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For The Defence: Dr. Thorndyke
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For The Defence: Dr. Thorndyke (Dr. Thorndyke Mysteries #23)

3.89  ·  Rating Details ·  28 Ratings  ·  5 Reviews
This is the story of Andrew, a handsome artist living with his beautiful wife.

Andrew witnesses a man being shot one night by two masked assailants and on the advice of his wife, decides to remain silent about what he has seen.

But when a meeting with his cousin Ronald proves to be fatal, Andrew finds himself suspecting foul play, as Ronald lies crushed on beach sands. And
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Paperback, 248 pages
Published June 14th 2001 by House of Stratus (first published 1934)
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รнαяk αdvσcαтє [lєvi] diรтυяbєd wяiтєя ﴾blαckwαll'ร bαє﴿
Similar to the last book, I was intrigued to start and became less enthused the more I read. The death in this one is the most gruesome, even more so than the decapitated head in a suitcase in the last one that had been the most awful murder I had encountered thus far in the series. There is not much description given, but even in today's horror movies I don't know how much can beat out having your head squashed into a bloody pancake by a giant solid object falling on it.
The initial premise of
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Patricia
Jul 17, 2011 Patricia rated it really liked it
Shelves: mystery
This might technically be a mystery, but since it's in the perspective of the suspect, Andrew Barton, you know the explanations of what really happened all along. It was interesting to see how he got himself into a huge predicament; his decisions gave rise to a solid case of circumstantial evidence against him. He should have been more smart, but he was literally scared out of his wits. I enjoyed this for the most part, but it is somewhat of a let down when you come to the end already knowing ...more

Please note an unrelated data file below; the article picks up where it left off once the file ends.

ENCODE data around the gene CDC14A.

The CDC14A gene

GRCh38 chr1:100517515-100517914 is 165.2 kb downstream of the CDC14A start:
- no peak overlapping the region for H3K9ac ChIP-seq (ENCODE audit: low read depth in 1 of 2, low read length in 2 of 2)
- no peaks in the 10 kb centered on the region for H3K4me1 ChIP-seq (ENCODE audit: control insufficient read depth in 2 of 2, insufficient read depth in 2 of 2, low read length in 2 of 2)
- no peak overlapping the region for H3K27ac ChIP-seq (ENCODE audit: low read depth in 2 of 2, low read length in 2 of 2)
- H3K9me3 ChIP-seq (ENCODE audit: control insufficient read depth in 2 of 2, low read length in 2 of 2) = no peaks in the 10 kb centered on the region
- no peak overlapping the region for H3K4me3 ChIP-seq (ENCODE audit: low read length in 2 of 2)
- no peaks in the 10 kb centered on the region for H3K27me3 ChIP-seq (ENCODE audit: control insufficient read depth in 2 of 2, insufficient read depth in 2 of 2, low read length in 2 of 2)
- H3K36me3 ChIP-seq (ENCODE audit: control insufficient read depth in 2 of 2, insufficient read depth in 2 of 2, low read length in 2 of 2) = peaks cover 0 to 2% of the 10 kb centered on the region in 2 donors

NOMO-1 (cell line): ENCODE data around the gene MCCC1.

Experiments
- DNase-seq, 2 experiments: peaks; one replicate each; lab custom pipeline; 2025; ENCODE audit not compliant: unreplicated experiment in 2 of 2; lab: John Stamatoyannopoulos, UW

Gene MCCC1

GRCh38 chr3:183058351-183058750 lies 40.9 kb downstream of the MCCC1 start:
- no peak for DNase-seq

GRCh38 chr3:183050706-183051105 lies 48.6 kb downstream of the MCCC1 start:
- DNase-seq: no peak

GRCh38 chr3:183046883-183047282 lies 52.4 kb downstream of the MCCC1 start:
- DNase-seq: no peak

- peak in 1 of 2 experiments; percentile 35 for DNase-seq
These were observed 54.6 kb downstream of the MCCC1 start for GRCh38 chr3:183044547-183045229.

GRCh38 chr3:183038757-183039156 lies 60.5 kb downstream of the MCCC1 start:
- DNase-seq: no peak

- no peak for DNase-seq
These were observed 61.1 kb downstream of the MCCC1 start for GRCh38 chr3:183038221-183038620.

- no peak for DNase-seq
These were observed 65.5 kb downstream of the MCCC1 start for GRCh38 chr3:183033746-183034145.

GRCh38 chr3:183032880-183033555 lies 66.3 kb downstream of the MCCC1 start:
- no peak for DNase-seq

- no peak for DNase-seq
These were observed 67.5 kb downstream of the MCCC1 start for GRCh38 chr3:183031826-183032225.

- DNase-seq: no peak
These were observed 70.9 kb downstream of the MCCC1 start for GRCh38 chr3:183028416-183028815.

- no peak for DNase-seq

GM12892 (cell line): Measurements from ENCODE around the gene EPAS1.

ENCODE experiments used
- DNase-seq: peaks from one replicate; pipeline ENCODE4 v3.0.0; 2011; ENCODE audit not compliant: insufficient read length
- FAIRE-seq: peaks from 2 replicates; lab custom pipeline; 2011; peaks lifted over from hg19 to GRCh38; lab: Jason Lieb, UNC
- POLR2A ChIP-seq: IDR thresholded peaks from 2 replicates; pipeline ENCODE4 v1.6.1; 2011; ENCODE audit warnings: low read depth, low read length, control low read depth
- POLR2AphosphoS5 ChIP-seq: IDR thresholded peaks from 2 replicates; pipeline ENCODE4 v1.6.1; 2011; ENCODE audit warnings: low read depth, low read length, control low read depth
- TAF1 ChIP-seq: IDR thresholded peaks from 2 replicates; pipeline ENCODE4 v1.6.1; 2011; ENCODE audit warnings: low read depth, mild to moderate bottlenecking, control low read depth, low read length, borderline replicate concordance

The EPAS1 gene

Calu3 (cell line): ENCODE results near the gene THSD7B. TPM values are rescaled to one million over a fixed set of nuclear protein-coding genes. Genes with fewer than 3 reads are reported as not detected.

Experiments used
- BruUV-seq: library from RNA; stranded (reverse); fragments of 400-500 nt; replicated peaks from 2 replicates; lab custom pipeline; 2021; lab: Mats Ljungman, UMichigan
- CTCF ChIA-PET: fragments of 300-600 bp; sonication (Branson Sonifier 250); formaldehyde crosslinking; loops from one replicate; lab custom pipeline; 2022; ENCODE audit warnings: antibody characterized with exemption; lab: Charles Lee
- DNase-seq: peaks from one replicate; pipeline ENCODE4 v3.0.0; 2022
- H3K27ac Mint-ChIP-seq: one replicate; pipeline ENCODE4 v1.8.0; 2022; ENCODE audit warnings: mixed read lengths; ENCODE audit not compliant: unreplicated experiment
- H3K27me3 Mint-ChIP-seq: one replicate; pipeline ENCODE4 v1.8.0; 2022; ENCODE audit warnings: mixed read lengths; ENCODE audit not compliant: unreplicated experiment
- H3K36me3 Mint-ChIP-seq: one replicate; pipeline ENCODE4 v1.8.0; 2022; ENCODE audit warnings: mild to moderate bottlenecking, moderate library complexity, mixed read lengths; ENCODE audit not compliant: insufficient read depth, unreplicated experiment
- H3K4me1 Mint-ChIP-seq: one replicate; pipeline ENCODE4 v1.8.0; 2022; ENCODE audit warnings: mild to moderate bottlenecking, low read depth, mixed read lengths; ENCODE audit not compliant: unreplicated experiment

Lucy
Feb 22, 2015 Lucy rated it really liked it
I love the way R Austin Freeman writes, and I love Dr Thorndyke, but this one only gets 4 stars because THERE IS NO POLTON. Shame! It's one of his mysteries that isn't a mystery, the only puzzle is exactly how the good doctor will extricate the idiotic Andrew. Who is a very likeable and sympathetic character, which is what keeps one reading to the end. And the bobbin-lace making landlady is a delight.
Rachel Cotterill
One of the things I really like about Thorndyke stories is that the reader is often well aware of the facts of the case - but there is still a great deal of fun to be had in seeing how Thorndyke will prove the truth and disprove any falsehoods. This is a nice example, with a protagonist who panics, makes a series of silly decisions, and eventually requires Thorndyke to dig him out of the mess.
Kathy
Mar 18, 2011 Kathy rated it really liked it
Dr. Thorndyke is the CSI of his day. Most of the book is taken up with the account of how an innocent man gets himself thoroughly entangled in what looks like the certainty that he will be hanged, either for the death of a man he saw only once, or amazingly, for his own death! But, of course, Dr. Thorndyke is able to extricate him from this awful situation and triumph yet again.
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Richard Freeman was born in Soho, London on 11 April 1862 and was the son of Ann Maria (nee Dunn) and Richard Freeman, a tailor. He was originally named Richard and later added the Austin to his name.

He became a medical trainee at Middlesex Hospital Medical College and was accepted as a member of the Royal College of Surgeons.

He married Annie Elizabeth Edwards in 1887 and they had two sons and aft
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More about R. Austin Freeman...

Other Books in the Series

Dr. Thorndyke Mysteries (1 - 10 of 28 books)
  • The Red Thumb Mark
  • John Thorndyke's Cases
  • The Eye of Osiris
  • The Mystery of 31 New Inn
  • The Singing Bone (Dr. Thorndyke Mysteries, #5)
  • A Silent Witness
  • The Great Portrait Mystery
  • Helen Vardon's Confession
  • The Cat's Eye
  • Dr Thorndyke's Casebook

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“It was in a large window--a sort of hybrid between a shop and a private house--and consisted of a hand-written placard executed in bold Roman capitals announcing that these premises were occupied by no less a person than Professor Booley, late of Boston, U.S.A. (popularly believed to be the hub of the universe).” 0 likes
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